The interim Wisconsin Geographic Information Coordination Council hosted a kick-off meeting of a dynamic, statewide stakeholder “Network” at the end of October. The purpose of this meeting was to identify and prioritize issues and goals for the next 18 months. More than seventy-five professionals from across the state attended.
Curt Pulford, Geographic Information Officer, and Ted Koch, State Cartographer, welcomed participants to the inaugural Network meeting, and thanked everyone for their interest and dedication. Both expressed their enthusiasm and support for this new organization, and emphasized the importance of the Network in guiding statewide geospatial initiatives. Lea Shanley, Outreach Specialist with the State Cartographer’s Office, followed with a brief presentation on the process of creating WIGICC. More information can be found at “Creation of WIGICC” on the WIGICC Web site.
What will WIGICC do?
Through the process of organizing the Wisconsin Geographic Information Coordination Council, the working group facilitating the process identified a number of broad goals. It is likely that, as the user network grows, the number of goals will not only increase, but will become more specific as dialogue occurs within and among the communities of practice.
These general goals include:
- Better (easier) access to data by all users.
- Eliminate or reduce the duplication of data gathering.
- Create an awareness of the information that is already available, e.g. land information.
- Provide statewide leadership, guidance, and strategic planning.
- Facilitate the equitable creation, access, and sharing of geographic information.
- Evaluate and promote best practices in GIS.
- Identify additional funding sources to support and maintain GIS.
- Advise and consult decision-makers on the appropriate use of GIS for societal issues.
Jeff Stauber, WIGICC member.
Jeff Stauber, a new interim Council member and former fire chief, provided background on each of the new council members, and then offered his thoughts on “What will WIGICC do?” Jeff noted, for example, that WIGICC may provide information and education on how administrators, managers, and responders within the emergency services community could use GIS:
- Evaluate how it currently provides services.
- Plan for the future allocation of resources based on available data.
- Provide accurate information to first responders via mobile mapping and pre-incident plans.
- Provide accurate information during a disaster situation to those working in the field, in Command Posts, and in Emergency Operations Centers.
- Provide accurate information to the media and those directly affected by the incident.
Who is the Network?
Dave Fodroczi, Planning & Zoning Director for St. Croix County, and Curt Pulford, shared their visions for the “Network.” Dave commented that the Merriam-Webster Dictionary defines a network as “a usually informally interconnected group or association of persons (as friends or professional colleagues).” “How many of you would consider many of the people in this room to be your friends and colleagues,” Dave asked. Most in the room raised their hands. “So, you’re the Network!” Dave responded. He continued, “We have already informally established a generic, small “n” network around GIS issues before the need for one was identified. Now we all have to earn our capital letter! The challenge going forward for the WIGICC and the WIGICC Network will be to evolve this informal small “n” network into a more formalized large “N” network that will advise, guide and support the WIGICC into the future.” Curt Pulford followed with suggestions on how the stakeholder Network might communicate their ideas and needs to the Council.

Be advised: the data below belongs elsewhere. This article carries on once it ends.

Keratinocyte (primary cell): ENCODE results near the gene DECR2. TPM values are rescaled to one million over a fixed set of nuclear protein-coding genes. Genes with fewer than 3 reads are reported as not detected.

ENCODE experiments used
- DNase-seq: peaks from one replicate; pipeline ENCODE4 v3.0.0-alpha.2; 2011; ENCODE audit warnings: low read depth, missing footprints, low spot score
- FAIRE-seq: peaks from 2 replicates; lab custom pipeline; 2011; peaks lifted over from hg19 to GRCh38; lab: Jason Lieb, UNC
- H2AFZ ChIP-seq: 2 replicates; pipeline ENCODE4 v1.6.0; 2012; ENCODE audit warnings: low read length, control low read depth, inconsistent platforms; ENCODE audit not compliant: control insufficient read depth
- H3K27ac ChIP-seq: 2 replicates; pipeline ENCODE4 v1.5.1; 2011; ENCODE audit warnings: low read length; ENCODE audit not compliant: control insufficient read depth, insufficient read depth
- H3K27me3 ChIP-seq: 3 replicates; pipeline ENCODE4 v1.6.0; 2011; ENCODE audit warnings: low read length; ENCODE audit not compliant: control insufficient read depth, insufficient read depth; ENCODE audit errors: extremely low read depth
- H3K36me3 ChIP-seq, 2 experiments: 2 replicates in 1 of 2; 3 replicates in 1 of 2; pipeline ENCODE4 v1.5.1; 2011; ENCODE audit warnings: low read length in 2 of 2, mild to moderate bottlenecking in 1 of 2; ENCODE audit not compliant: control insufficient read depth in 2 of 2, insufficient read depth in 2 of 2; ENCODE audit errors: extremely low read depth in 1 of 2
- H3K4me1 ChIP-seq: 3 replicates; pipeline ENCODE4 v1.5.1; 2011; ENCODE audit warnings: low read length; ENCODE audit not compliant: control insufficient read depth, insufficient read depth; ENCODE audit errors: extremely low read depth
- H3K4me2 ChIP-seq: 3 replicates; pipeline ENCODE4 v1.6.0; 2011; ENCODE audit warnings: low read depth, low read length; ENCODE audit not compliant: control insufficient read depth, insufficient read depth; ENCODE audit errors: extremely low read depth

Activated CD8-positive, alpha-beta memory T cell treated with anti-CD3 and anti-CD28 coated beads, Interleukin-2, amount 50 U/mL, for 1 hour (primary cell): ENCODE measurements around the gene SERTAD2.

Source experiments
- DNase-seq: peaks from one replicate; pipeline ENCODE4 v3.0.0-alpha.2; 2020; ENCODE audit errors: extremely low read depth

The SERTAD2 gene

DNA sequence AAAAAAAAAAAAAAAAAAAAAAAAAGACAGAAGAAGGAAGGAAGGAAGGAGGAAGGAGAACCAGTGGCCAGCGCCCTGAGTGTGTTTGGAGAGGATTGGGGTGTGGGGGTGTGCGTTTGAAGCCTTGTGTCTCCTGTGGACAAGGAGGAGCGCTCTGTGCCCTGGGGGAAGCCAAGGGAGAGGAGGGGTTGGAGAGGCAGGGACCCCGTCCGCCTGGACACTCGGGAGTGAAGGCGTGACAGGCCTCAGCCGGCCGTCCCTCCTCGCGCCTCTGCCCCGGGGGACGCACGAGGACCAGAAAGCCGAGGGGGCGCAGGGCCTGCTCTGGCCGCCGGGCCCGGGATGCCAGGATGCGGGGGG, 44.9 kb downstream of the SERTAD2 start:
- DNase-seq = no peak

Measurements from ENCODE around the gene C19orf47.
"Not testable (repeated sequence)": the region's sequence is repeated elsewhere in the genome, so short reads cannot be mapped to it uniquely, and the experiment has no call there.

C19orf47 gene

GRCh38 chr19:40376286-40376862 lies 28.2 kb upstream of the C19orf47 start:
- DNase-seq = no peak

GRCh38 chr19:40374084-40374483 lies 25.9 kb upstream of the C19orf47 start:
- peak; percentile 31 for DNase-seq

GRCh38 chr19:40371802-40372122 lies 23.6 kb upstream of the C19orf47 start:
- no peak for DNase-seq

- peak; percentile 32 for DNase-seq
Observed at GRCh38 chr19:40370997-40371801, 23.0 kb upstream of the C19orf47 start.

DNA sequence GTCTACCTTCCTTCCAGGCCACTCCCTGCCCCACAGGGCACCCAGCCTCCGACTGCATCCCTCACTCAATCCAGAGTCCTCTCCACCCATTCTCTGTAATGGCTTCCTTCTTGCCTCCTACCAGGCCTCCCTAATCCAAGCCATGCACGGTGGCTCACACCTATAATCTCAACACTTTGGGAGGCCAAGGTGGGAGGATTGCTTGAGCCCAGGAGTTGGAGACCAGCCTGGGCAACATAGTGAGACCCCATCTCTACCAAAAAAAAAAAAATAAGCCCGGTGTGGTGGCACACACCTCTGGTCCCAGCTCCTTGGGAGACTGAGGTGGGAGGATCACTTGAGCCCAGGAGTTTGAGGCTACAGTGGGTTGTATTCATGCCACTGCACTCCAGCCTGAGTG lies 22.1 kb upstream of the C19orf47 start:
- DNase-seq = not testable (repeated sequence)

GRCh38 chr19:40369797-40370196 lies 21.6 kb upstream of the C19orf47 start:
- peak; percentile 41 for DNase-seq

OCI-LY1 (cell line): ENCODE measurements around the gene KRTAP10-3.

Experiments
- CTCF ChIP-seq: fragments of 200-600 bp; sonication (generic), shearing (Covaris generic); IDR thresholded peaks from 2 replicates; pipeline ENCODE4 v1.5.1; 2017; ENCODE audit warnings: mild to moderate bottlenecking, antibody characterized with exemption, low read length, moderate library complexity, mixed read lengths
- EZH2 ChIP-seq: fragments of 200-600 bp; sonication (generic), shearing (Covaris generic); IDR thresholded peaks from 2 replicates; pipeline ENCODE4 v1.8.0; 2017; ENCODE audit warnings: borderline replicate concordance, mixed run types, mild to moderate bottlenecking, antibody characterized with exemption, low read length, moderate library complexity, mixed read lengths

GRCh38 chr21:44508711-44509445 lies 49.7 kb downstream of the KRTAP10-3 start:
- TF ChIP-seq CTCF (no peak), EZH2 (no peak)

Priorities and Goals
Before the meeting, participants were asked to identify broad areas of interest related to statewide geospatial coordination. Subsequently, participants were asked during the afternoon session to hold small group discussions around these areas of interest. Specifically, participants were asked to: (1) identify and brainstorm issues that are meaningful with respect to these themes; (2) prioritize the top 2-3 issues and projects within each of these themes on which to focus efforts in the next 18 months; and (3) identify steps that the Council and we, as Network members, can take to address these issues. The themes addressed included emergency management and homeland security, public health, business geographics, data policy, data infrastructure and services, transportation, and land use planning & environmental management.
Key issues and priorities that emerged from the first round of small group discussion were then carried forward into a second session where participants identified specific actions that Network members and the Council could take in the next 18 months.
Network meeting participants.
On December 17th, the Council will meet at the Bay-Lake Regional Planning Commission Community Room in Green Bay to review the information gathered during the Network meeting, and based on that information, establish goals and objectives for the coming year.
You too can join the discussion around these key issues and priorities. Share your thoughts on what the goals and objectives should be in the coming year by participating in the Network Forum!